Once more, the annual hysteria around exam results is upon us in the UK, and as journalist Lucy Tobin puts it the gender debate that has been simmering for the last few years is set to ignite. Generally, gender in respect of education has come to mean the gap between girls’ and boys’ examination performance, usually in favour of girls, and consequent concerns for the ‘underperformance’ of boys. Lucy Tobin writing in the Guardian newspaper therefore asks whether the switch away from coursework in GCSE, say for maths, will see the gap narrowing. For instance she gives the following example:
While girls still outperform boys in the number who get five A*-C grades, last year boys did better in maths for the first time in 12 years as a result of the decision to drop coursework entirely from maths GCSE. The proportion of boys getting grades A*-C in maths rose from 55.8% to 57.6% while the rate for girls stayed flat at 56.8% (Tobin, Education Guardian, p.1)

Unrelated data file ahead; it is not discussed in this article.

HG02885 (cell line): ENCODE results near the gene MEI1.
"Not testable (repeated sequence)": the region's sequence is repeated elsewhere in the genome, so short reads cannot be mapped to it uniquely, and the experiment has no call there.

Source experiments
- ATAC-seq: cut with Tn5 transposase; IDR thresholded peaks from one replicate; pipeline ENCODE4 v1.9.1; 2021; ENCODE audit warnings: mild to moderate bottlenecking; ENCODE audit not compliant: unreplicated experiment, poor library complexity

Fiddling about with forms of assessment to favour one sex or the other has a long history: for example, in the old 11plus examination, girls had to get higher grades to attend grammar schools than did boys to keep the ratio of girls to boys equal. Now however, something even more dangerous is being proposed. The examining body, the Assessment and Qualifications Alliance (AQA) revealed recently that it is considering plans to offer girls and boys different qualifications in the same subject, playing, as it says, to different gender strengths (e.g. girls better at coursework, boys better at conventional forms of assessment). The problem is that this plays entirely to gender stereotypes of assumed learning and examination behaviour, and therefore encourages gender stereotyping and discourages non-gendered behaviour. I can’t think of anything worse, can you?
In terms of this year’s GSCE A*-C grades results in maths, initial results show that boys are still do slightly better than girls (58.6% as opposed to 58.3%) but that the gap is again closing. Also girls performance has improved more than boys’. So what does that say about the removal of coursework in order to favour boys?